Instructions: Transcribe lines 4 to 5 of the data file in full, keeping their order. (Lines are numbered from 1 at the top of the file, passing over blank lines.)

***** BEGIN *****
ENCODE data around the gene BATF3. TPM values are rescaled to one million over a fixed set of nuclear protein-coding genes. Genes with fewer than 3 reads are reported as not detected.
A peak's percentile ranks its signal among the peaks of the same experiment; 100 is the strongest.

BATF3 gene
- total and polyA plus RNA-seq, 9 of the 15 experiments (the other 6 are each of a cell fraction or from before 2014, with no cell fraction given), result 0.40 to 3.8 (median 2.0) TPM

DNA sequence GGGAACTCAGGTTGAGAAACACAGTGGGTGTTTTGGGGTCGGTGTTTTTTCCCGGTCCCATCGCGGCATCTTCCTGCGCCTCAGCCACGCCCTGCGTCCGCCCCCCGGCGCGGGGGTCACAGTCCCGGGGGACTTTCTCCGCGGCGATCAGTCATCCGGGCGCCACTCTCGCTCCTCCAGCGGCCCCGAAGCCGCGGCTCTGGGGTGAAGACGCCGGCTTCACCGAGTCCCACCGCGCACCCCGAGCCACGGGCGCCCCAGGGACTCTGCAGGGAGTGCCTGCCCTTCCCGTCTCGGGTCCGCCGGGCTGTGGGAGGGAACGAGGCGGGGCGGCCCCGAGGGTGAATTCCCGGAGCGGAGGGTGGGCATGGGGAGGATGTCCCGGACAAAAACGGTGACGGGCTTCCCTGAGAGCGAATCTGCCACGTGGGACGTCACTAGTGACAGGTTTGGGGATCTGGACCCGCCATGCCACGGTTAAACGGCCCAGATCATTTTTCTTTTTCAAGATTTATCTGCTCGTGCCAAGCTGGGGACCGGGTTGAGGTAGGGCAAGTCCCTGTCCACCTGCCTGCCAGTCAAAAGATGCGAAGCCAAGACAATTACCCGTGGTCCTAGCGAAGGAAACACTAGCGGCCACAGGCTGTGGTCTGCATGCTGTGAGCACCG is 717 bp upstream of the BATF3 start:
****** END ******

- total and polyA plus RNA-seq, 9 of the 15 experiments (the other 6 are each of a cell fraction or from before 2014, with no cell fraction given), result 0.40 to 3.8 (median 2.0) TPM

DNA sequence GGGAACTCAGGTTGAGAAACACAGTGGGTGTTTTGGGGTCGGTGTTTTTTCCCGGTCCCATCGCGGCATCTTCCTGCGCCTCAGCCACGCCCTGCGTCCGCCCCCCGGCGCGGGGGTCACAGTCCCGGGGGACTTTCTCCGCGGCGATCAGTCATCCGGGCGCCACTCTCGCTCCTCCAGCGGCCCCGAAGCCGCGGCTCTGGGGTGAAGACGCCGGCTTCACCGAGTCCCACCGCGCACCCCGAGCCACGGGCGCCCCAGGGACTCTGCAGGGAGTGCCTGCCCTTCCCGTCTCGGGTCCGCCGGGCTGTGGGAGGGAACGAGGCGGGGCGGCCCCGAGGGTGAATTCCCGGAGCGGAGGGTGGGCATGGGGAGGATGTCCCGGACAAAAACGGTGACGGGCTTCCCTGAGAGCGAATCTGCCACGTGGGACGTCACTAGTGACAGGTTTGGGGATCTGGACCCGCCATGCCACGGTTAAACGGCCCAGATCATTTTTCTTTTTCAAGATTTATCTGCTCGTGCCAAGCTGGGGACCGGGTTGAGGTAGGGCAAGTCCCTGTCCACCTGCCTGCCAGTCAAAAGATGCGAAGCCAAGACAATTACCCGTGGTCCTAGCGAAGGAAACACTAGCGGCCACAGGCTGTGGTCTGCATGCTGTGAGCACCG is 717 bp upstream of the BATF3 start: